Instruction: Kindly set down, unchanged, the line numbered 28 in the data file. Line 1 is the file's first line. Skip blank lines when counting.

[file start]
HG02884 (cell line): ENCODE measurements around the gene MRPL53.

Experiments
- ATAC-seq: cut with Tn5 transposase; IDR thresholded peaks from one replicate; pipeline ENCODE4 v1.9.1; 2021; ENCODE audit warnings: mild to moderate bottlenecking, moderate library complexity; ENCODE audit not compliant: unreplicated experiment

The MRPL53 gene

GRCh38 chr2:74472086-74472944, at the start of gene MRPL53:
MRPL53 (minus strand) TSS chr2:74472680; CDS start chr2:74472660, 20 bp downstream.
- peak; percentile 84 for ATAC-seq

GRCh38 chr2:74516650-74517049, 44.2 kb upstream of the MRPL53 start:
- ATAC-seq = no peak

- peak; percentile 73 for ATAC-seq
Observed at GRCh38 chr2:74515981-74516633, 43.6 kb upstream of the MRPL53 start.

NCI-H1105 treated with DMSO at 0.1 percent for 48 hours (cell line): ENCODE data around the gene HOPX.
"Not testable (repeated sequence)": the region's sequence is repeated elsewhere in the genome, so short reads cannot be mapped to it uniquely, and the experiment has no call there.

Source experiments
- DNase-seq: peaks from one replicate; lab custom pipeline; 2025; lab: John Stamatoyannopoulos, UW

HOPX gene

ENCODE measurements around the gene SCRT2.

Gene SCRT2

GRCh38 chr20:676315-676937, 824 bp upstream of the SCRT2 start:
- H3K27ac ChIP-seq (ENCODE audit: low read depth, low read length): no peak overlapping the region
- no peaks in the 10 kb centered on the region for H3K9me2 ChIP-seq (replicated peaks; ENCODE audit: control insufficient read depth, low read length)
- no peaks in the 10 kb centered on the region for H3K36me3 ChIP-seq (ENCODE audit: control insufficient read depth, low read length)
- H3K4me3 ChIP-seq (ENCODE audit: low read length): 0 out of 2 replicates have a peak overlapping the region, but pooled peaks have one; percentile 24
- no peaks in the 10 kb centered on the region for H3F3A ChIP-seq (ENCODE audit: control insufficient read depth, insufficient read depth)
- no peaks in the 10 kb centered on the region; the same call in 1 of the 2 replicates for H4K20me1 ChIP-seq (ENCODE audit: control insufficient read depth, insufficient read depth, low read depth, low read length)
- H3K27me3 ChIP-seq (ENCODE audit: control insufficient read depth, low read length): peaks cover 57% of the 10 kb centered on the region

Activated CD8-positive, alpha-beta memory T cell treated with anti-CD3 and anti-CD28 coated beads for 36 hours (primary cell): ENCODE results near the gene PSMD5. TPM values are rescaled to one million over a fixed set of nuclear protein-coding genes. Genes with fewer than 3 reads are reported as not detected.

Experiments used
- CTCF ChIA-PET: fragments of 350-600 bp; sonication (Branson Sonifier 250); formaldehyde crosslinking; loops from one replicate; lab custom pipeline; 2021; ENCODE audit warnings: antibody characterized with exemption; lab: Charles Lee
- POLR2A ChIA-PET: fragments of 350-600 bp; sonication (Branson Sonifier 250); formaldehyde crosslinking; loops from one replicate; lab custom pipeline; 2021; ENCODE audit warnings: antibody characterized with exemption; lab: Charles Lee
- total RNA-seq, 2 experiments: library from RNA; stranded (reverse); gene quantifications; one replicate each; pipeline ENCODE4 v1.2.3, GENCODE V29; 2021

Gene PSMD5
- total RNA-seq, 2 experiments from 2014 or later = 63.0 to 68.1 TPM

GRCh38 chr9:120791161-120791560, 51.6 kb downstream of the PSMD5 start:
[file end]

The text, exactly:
Experiments used